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Reclaiming Norse Mythology from the Nazis by Ian Stuart Sharpe

It is one of the most iconic scenes in modern cinematic history:  Indiana Jones is in a desperate race against the Nazis, a lone hero battling against the entire German war machine to prevent an ancient artefact of immense power from falling into the wrong hands. Of...

Interview with Ian Stuart Sharpe, Author of The All Father Paradox!

Q: What made you write The All Father Paradox? Ian Stuart Sharpe: I think it was preordained. Not in a crazy way, you understand. You just learn to spot the signs, to realize that something is off-kilter. For example, in the year 793AD, according to the Anglo-Saxon...

Join the Outlanders!

ANNOUNCEMENTS Join Outland's Street Team, The Outlanders! Get sneak peeks at new releases, including fiction, games, and comics! Receive exclusive content, and be eligible to receive advance review copies of upcoming releases! If you like to help spread the word about...

THE ALL FATHER PARADOX Releases in October!

THE ALL FATHER PARADOX by Ian Stuart Sharpe Coming in October! What if an ancient god escaped his fate…and history was thrown to the wolves? Churchwarden Michaels thought it was just a run-of-the-mill crazy old man who stood in the graveyard, hellbent on studying the...

HATH NO FURY Has Hit the Shelves and E-Readers!

Mother. Warrior. Caregiver. Wife. Lover. Survivor. Trickster. Heroine. Leader.   This anthology features 21 stories and six essays about women who defy genre stereotypes. Here, it’s not the hero who acts while the heroine waits to be rescued; Hath No Fury’s women are...

Announcement: VIKINGVERSE COVER ILLUSTRATION RELEASED!

ANNOUNCEMENT Official summary of ALL FATHER PARADOX along with color cover illustration! What if an ancient god escaped his fate…and history was thrown to the wolves? Churchwarden Michaels thought it was just a run-of-the-mill crazy old man who stood in the graveyard,...

Announcement: New Comic Coming from Outland Entertainment!

ANNOUNCEMENT: Announcing Riddle of the Loremaster, an all new original comic series written by Melanie R. Meadors, with art by Nicolás Giacondino! Here is a sneak peek at some of the promo art: Riddle of the Loremaster is a comic for mature readers set in a fantasy...

Women in Dark Fantasy Have Changed by Linda Robertson

In doing a bit of research looking for a dark-fantasy-related topic for this article, I sought something that I knew at least a bit about, something I felt strongly about, and something where I could add meaningfully to the conversation. Many things were considered,...

Alethea Kontis on Imposter Syndrome

Earlier this year, I met the only student Katy Kellgren ever had. He told me he just about had to bully her into being his teacher. This amazing, multiple award-winning voice actress with hundreds of audiobooks under her belt truly didn’t believe she knew anything...

Announcements: HATH NO FURY Has Arrived in the US!

Backers of the paperback and hardcover editions of Hath No Fury will be happy to learn that the books have arrived at the printer's headquarters in Chicago! Now, they just need to be sent to our head honcho Jeremy Mohler, and then they will be sent out to backers...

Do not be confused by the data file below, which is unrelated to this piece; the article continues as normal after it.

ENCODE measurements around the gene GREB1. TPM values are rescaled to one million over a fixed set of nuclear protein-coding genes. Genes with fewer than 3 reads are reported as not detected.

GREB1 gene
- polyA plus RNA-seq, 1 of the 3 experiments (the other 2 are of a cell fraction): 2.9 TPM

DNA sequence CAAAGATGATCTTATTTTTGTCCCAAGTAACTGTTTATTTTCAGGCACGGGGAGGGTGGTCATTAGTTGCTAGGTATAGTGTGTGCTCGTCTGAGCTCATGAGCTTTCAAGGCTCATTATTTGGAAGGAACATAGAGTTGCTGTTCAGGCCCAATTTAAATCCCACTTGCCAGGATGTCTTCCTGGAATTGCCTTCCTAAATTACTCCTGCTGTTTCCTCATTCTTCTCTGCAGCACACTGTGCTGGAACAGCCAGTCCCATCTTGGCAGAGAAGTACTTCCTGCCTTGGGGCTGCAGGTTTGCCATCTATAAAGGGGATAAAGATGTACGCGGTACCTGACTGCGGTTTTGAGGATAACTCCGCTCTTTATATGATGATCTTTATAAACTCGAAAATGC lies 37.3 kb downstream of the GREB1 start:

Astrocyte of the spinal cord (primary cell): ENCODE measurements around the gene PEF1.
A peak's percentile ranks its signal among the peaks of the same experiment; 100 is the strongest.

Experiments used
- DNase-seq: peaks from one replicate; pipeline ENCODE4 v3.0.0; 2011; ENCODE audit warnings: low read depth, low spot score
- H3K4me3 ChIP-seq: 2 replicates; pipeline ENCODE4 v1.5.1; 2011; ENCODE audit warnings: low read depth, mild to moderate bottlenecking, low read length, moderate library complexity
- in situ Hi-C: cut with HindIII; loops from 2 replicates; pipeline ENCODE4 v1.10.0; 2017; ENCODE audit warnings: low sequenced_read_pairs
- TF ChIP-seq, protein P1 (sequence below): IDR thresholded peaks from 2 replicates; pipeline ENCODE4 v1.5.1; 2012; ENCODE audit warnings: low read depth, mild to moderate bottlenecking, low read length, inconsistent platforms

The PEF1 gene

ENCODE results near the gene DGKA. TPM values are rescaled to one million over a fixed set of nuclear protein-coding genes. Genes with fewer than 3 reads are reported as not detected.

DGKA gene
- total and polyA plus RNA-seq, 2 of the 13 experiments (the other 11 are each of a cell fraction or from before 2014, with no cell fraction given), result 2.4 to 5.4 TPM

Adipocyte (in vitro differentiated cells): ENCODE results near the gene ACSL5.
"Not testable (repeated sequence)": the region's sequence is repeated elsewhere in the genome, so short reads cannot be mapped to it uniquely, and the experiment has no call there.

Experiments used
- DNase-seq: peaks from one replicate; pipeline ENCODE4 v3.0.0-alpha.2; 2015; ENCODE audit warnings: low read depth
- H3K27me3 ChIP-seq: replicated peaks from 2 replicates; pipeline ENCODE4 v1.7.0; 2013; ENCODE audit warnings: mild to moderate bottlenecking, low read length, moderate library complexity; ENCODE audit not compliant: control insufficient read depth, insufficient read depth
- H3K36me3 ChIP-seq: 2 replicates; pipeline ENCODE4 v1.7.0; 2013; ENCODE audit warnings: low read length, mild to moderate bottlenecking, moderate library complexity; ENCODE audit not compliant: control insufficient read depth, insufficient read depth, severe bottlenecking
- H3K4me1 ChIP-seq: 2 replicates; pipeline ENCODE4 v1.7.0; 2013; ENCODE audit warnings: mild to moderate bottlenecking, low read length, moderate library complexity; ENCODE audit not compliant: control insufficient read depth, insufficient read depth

The first time that I sat in my friend’s basement–polyhedron in hand–I understood that Dungeons & Dragons wasn’t an activity that one advertises. The intense focus on D&D as “satanic training” from the 1980s wasn’t the issue (this was 1991). Mazes and Monsters was simply another brilliant comedic performance by Tom Hanks. While the 12-year-old me couldn’t pinpoint the issue, looking back, I think it was as simple as my subconscious realizing D&D was considered mindless entertainment. Something that “rots your brain,” like comic books or video games.

What constitutes mindless entertainment has changed a lot in 20 years. An entire generation of video game addicts have grown up–brains intact– had kids, and continue to be “gamers” while functioning as productive members of society. Family nights at the Symphony that once consisted of Star Wars and Indiana Jones scores, now include orchestral interpretations of Zelda and Mario. Even the Smithsonian American Art Museum has opened an exhibition that celebrates 40 years of games. While never reaching the commercial heights of video games, it can be argued that comic books have been more successful in claiming the title of art. Gene Luen Yang, author of the graphic novel American Born Chinese, was a finalist for the national book awards in the Young’s People’s Literature category in 2006. An achievement that follows in the footsteps of the special Pulitzer Prize awarded to Art Spiegelman for his book Maus.

Gaining acceptance as an art form is a monumental task. Early novels were seen as the frivolous pastime of aristocratic women. Fantasy novels were labeled as children’s books for decades, despite their intended audiences, and even today’s writers of the fantastic often feel the need to relabel their work as speculative fiction. It seems most mediums and genres are subject to this artistic rite of passage, forcing me to wonder why some forms succeed while others fail.

These series of posts, in the vein of Susana Grilo’s exploration of speculative fiction, will discuss tabletop roleplaying games as a medium for artistic expression. In the words of Rodney Dangerfield, why don’t roleplaying games “get no respect?”